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Developing country trials present a number of distinct challenges compared with trials in well resourced industrialised settings. They are carried out in vulnerable populations, often in children, often involve infectious diseases and commonly have severe endpoints. Trial capacity lags behind that in developed countries and catching up needs now to be led from the perspective of these sites so recommendations are operational and appropriate. Product development trials are important to register new treatments and vaccines but often do not leave sites with the skills to run their own trials as protocol design, operational planning and data management are conducted by the sponsor. There is also a need for more disease management trials to improve local health outcomes but there is a lack of skills.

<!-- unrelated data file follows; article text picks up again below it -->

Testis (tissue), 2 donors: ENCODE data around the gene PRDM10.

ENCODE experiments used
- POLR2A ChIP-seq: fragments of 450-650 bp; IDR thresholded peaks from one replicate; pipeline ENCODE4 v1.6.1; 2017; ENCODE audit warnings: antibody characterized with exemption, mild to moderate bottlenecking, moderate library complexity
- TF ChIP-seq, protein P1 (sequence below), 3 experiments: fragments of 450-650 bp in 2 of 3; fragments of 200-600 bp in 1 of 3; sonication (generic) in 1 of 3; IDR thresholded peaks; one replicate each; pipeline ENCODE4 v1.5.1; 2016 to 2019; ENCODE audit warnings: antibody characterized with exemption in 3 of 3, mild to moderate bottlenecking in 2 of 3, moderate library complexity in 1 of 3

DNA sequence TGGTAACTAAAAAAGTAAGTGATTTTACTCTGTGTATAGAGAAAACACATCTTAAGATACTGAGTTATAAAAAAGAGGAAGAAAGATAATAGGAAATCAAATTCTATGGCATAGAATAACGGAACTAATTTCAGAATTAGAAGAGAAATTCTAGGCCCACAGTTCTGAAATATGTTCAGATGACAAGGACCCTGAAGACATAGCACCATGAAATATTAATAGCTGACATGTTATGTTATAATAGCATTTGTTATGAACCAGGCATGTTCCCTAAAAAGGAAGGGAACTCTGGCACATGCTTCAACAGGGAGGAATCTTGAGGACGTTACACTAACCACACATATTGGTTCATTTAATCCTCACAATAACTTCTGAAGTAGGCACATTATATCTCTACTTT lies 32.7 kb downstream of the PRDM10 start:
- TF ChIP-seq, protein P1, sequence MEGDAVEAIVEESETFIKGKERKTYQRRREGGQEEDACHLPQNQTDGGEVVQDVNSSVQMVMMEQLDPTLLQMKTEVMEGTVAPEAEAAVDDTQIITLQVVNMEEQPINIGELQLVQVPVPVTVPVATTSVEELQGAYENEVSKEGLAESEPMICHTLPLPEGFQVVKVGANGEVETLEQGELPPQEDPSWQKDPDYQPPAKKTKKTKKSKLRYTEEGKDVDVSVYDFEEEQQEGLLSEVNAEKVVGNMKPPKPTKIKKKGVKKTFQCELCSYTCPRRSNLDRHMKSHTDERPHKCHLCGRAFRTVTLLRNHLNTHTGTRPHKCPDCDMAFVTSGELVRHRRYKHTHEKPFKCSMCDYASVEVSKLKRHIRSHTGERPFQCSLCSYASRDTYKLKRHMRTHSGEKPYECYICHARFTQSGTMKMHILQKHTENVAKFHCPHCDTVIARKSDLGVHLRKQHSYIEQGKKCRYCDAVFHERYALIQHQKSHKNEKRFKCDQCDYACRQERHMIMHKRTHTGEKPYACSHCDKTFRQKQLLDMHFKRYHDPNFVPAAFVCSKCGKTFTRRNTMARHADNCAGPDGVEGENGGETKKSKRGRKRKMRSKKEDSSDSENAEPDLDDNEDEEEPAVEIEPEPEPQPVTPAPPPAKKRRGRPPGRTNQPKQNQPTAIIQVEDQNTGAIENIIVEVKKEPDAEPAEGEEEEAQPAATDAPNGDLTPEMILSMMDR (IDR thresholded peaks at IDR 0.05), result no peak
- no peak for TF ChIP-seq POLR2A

Developing countries need to establish a strong platform to lead independent trial programmes; and drive this process. A key difference in wealthier countries is the existence of recognised career paths and training opportunities for those working on trials. Another limitation is the overwhelming number of regulations and guidelines. Researchers consistently say these are confusing and make trials too daunting. More straightforward locally tested and derived interpretations of guidelines, new operational tools as well as untangled regulations could encourage research. There are many initiatives to support researchers in trial conduct yet none specific for developing countries. Skills are needed and they would apply to all diseases, to drug development and disease management trials as well as wider types of clinical research. These skills ensure high ethical standards and quality data. To design and implement trials sites need access to training and resources. All this could be developed, made available and continuously improved through a highly interactive and research led resource.